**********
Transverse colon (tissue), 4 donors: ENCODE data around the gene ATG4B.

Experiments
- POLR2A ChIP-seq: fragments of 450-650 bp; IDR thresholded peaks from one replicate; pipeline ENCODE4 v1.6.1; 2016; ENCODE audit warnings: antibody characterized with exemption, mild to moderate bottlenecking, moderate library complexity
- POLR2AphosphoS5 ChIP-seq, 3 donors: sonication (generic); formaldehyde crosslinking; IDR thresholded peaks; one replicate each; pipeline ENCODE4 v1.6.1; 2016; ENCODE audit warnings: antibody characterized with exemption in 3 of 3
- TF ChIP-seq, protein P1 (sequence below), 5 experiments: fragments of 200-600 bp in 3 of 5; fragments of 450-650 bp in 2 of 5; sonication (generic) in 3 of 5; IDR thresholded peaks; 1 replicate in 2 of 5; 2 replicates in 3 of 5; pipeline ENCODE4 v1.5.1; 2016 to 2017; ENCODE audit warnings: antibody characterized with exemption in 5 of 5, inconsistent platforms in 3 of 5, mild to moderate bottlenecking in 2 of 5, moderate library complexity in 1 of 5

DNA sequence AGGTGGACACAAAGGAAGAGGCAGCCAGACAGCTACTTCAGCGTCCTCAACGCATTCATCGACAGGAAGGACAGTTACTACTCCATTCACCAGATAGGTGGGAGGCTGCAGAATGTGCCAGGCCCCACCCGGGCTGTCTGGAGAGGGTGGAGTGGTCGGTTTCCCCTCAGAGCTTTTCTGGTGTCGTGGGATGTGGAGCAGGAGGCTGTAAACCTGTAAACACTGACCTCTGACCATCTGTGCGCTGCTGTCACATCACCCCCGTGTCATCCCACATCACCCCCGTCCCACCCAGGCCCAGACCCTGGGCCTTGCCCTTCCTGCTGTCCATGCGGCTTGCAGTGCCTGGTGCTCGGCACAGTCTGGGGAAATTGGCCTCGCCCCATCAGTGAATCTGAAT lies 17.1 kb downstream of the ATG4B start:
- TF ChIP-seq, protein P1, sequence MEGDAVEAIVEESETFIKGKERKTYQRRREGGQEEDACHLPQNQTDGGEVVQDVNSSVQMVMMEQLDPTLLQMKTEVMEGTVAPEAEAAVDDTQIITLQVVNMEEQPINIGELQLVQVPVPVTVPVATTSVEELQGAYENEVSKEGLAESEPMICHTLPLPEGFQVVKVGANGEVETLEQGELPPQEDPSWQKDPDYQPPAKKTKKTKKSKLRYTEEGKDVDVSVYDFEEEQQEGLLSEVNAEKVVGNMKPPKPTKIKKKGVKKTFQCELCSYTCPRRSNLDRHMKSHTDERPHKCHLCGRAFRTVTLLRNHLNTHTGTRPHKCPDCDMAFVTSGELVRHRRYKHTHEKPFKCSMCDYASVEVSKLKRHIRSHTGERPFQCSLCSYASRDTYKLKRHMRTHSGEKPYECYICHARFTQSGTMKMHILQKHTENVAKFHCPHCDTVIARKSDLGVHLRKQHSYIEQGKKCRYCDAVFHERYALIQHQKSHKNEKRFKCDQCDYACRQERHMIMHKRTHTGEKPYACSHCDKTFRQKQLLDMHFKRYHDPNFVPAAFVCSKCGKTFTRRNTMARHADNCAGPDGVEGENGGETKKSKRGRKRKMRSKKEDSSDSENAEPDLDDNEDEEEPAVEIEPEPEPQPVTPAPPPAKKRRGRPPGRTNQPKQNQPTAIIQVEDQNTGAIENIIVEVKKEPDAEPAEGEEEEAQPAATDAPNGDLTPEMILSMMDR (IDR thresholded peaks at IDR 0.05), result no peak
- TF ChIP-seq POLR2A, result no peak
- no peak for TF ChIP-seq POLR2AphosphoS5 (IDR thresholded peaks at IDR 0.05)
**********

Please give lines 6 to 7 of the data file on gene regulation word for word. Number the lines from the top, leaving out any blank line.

DNA sequence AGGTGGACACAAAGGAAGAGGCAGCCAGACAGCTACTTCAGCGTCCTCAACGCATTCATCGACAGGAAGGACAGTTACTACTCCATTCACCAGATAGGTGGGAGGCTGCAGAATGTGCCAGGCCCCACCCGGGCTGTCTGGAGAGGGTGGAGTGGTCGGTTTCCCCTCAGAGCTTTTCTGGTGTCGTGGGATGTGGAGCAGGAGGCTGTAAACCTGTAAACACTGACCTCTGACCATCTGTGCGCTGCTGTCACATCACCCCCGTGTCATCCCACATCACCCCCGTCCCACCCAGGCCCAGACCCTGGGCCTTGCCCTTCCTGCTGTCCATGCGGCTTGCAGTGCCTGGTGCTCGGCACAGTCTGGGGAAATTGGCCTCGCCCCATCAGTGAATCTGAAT lies 17.1 kb downstream of the ATG4B start:
- TF ChIP-seq, protein P1, sequence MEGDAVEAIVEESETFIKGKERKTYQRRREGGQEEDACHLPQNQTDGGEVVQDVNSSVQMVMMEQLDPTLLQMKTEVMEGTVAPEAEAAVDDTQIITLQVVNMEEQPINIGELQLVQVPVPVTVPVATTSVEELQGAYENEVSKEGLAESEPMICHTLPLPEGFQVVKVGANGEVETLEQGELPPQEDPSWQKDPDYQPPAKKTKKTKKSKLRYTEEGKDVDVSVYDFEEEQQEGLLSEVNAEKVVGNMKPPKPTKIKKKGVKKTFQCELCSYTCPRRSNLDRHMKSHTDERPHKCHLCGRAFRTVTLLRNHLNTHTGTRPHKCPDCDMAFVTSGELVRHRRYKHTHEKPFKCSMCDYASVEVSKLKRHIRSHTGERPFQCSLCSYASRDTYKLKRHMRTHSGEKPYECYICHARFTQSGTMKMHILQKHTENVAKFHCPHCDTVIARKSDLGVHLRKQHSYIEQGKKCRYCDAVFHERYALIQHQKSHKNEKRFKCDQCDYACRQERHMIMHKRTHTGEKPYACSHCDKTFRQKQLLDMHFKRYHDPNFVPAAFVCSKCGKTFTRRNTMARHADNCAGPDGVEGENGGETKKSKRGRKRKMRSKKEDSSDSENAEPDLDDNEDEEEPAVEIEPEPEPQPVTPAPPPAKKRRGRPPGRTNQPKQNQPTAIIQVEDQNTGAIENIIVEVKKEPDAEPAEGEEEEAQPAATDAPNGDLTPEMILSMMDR (IDR thresholded peaks at IDR 0.05), result no peak